Oil production from fractured reservoirs can occur by spontaneous water imbibition and oil expulsion from the matrix into the fracture network. Injection of dilute surfactant can recover additional oil by lowering water-oil interfacial tension (IFT) or altering rock wettability, thereby enhancing countercurrent movement and accelerating gravity segregation. Modeling of such recovery mechanisms requires knowledge of temporal and spatial fluid distribution within porous media. In this study, dilute surfactant imbibition tests performed for vertically oriented carbonate cores of the Yates field were found to produce additional oil over brine imbibition. Computerized tomography (CT) scans were acquired at times during the imbibition process to quantify spatial fluid movement and saturation distribution, and CT results were in reasonable agreement with material balance information. Imbibition and CT-scan results suggest that capillary force and IFT gradient (Marangoni effect) expedited countercurrent movement in the radial direction within a short period, whereas vertical gravity segregation was responsible for a late-time ultimate recovery. Wett ability indices, determined by the U.S. Bureau of Mines centrifuge method, show that dilute surfactants have shifted the wetting characteristic of the Yates rocks toward less oil-wet. A numerical model was developed to simulate the surfactant imbibition experiments. A good agreement between simulated and experimental results was achieved with surfactant diffusion and transitioning of relative permeability and capillary pressure data as a function of IFT and surfactant adsorption. Single and multi-well pilot tests at Yates also demonstrated oil recovery improvement and water-oil-ratio reduction in response to dilute surfactant treatment.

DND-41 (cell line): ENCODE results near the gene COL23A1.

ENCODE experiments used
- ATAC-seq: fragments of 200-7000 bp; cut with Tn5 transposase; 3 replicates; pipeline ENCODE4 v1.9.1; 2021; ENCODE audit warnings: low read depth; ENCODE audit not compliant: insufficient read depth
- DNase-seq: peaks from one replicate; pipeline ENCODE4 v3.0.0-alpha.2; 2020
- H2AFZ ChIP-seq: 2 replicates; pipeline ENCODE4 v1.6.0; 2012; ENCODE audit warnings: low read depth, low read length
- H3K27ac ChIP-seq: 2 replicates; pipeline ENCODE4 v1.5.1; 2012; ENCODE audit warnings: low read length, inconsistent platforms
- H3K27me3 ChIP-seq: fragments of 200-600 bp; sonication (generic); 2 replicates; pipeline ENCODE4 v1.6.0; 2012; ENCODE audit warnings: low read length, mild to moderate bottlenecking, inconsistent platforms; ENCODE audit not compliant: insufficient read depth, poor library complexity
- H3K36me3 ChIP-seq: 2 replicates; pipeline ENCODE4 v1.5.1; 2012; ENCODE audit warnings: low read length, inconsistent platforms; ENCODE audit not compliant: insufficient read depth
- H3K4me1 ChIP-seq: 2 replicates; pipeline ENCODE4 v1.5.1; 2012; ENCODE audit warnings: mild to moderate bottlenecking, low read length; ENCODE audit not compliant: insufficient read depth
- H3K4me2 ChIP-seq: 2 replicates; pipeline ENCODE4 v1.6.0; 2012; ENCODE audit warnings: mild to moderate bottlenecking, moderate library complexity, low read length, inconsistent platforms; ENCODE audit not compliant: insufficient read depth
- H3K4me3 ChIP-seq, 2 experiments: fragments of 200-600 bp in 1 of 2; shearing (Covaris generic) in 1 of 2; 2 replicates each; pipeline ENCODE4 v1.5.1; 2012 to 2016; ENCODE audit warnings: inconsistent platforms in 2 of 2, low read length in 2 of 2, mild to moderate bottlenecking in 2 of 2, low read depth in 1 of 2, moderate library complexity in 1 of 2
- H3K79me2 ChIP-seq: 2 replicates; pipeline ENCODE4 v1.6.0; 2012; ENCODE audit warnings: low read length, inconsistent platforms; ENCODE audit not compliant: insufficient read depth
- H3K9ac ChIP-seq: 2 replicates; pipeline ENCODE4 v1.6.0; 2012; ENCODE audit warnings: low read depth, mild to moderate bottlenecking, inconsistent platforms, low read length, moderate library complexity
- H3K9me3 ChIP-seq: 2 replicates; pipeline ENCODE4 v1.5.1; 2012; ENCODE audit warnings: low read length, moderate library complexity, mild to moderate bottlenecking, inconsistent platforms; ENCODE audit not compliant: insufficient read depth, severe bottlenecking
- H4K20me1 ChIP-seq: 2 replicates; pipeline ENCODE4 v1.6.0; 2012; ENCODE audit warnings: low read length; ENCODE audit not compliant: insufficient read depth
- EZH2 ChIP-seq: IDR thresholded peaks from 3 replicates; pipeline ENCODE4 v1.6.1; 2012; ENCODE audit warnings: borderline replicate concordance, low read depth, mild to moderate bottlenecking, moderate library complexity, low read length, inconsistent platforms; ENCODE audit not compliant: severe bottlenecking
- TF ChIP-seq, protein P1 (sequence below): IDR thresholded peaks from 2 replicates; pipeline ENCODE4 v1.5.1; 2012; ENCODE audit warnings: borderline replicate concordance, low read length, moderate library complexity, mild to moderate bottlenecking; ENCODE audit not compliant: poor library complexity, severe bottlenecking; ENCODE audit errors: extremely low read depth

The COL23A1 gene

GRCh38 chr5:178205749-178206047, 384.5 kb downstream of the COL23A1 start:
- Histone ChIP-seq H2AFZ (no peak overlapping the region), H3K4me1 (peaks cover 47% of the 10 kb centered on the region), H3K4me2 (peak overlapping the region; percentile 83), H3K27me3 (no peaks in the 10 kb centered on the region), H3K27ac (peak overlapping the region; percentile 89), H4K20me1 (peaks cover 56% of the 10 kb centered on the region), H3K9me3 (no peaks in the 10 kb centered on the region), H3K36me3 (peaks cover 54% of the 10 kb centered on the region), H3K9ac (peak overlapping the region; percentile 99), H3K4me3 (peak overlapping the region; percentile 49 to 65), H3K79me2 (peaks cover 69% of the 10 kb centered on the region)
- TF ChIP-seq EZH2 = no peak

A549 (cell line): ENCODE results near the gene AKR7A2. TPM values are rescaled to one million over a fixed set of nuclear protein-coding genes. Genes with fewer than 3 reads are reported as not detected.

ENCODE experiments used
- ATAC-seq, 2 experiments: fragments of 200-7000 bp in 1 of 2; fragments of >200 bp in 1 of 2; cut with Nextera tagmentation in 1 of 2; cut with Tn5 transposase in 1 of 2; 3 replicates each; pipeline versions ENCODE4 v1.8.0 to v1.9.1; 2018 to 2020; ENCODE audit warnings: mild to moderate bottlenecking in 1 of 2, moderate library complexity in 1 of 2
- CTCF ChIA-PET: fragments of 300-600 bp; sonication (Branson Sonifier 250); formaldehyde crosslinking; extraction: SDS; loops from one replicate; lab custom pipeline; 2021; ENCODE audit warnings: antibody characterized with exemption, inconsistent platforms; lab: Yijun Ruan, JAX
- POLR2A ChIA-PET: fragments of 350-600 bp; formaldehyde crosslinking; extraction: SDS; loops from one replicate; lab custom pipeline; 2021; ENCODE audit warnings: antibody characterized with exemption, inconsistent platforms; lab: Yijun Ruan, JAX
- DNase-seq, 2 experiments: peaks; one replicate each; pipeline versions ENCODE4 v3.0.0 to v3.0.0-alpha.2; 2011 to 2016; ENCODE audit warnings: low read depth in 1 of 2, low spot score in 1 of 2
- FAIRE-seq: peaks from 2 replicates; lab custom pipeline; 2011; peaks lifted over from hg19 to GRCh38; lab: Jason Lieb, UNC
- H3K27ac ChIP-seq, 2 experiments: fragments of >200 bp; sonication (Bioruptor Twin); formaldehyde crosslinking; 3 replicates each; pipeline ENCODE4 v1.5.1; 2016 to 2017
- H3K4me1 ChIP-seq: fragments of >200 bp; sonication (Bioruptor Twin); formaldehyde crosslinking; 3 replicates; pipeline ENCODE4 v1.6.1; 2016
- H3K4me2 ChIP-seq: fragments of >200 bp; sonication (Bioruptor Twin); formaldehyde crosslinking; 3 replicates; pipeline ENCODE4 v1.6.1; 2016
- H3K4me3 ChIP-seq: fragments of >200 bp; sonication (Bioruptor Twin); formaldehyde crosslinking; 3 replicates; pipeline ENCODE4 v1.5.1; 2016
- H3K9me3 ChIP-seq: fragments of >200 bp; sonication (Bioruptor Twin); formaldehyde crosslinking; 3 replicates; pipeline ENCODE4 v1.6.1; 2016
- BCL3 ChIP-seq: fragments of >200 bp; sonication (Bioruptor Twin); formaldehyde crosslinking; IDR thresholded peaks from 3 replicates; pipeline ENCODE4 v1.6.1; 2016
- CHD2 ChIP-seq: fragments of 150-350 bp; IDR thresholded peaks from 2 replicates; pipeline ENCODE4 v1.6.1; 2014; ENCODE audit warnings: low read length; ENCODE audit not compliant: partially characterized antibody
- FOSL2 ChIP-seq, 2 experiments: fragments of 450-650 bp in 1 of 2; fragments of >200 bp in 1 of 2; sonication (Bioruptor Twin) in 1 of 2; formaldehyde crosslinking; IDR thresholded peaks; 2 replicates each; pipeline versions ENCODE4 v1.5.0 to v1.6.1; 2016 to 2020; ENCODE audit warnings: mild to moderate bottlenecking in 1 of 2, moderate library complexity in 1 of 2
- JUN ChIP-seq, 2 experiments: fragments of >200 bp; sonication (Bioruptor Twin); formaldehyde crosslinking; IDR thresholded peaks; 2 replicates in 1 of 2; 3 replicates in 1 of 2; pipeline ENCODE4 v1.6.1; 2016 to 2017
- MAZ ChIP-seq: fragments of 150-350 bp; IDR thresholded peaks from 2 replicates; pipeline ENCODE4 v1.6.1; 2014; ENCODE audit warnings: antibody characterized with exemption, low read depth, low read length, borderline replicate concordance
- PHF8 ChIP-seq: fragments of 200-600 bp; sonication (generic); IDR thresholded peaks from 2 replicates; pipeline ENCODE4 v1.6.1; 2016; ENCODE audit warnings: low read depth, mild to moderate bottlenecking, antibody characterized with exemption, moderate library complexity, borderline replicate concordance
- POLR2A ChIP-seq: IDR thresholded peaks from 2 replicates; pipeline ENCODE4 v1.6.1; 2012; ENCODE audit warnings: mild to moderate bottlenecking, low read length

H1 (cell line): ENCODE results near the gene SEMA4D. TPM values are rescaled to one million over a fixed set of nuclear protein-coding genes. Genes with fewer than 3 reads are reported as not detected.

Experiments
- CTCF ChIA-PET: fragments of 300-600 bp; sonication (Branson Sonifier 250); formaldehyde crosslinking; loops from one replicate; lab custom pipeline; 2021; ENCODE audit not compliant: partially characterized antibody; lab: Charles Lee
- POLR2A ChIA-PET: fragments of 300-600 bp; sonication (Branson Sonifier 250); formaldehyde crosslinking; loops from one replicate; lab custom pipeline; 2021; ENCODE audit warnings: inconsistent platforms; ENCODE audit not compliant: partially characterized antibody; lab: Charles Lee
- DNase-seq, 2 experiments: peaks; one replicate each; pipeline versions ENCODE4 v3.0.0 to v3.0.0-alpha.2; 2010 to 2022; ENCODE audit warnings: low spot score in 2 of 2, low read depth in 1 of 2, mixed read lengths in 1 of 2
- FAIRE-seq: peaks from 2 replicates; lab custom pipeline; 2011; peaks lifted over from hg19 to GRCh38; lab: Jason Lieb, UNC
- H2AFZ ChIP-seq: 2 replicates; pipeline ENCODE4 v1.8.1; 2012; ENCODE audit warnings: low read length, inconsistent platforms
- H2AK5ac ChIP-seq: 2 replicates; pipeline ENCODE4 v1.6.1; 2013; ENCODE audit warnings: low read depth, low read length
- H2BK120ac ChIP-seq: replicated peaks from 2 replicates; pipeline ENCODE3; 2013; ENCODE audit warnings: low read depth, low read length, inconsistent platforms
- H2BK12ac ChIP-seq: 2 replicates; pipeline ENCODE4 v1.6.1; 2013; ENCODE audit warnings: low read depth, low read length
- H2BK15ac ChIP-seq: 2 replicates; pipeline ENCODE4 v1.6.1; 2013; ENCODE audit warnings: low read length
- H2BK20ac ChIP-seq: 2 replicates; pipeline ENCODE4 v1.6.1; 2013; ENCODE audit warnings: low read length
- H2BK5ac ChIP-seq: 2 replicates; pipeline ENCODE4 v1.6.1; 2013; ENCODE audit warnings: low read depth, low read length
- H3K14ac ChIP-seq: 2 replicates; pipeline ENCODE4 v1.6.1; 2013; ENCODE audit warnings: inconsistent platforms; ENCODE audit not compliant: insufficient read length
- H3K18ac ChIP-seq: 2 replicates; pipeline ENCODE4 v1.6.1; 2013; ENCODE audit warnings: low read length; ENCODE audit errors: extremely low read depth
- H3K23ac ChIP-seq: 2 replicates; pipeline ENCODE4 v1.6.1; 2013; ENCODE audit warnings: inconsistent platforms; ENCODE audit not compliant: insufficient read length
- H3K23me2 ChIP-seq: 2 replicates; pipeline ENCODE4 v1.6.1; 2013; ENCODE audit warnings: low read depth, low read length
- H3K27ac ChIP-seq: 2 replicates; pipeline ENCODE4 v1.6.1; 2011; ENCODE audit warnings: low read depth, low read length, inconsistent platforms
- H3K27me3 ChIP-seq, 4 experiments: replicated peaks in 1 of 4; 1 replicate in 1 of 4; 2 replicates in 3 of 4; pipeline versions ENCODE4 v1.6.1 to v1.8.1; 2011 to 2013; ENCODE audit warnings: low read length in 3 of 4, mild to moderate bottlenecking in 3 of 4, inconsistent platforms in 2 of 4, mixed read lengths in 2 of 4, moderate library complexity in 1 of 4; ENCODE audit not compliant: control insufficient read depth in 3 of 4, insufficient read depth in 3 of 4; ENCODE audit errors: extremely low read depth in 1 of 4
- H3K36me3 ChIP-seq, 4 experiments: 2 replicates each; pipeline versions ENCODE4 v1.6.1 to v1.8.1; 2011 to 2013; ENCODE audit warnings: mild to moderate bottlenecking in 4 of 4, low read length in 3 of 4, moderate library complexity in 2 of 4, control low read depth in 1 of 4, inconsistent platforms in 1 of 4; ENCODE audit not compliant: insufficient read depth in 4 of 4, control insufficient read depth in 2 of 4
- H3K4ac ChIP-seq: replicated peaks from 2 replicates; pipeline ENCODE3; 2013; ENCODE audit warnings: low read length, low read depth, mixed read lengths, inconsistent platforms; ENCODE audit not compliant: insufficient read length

The Yates field, discovered in 1926, is a massive naturally fractured carbonate reservoir located at the southern tip of the Central Basin Platform in the Permian Basin of West Texas. The main production comes from a 400-foot-thick of San Andres formation, which has average matrix porosity and permeability of 15% and 100 md, respectively, and a fracture permeability of greater than 1,000 md. The primary oil recovery mechanism at the Yates field is a gravity-dominated double displacement process in which the gas cap is inflated via nitrogen injection.
Previous viscous flooding experiments using Yates reservoir cores indicated that the injection of dilute surfactants resulted in improved oil recovery (IOR) when compared to injection of brine.1 However, in a fractured reservoir such as Yates, the success of surfactant flooding depends on how effectively the surfactant that resides in the fracture spaces can penetrate the matrix. Thus, static spontaneous imbibition was believed to better represent the fluid exchange between the rock matrix and fracture network. Spontaneous imbibition can be driven either by capillary or gravity forces and is a function of interfacial tension, wett ability, density difference, and characteristic pore radius.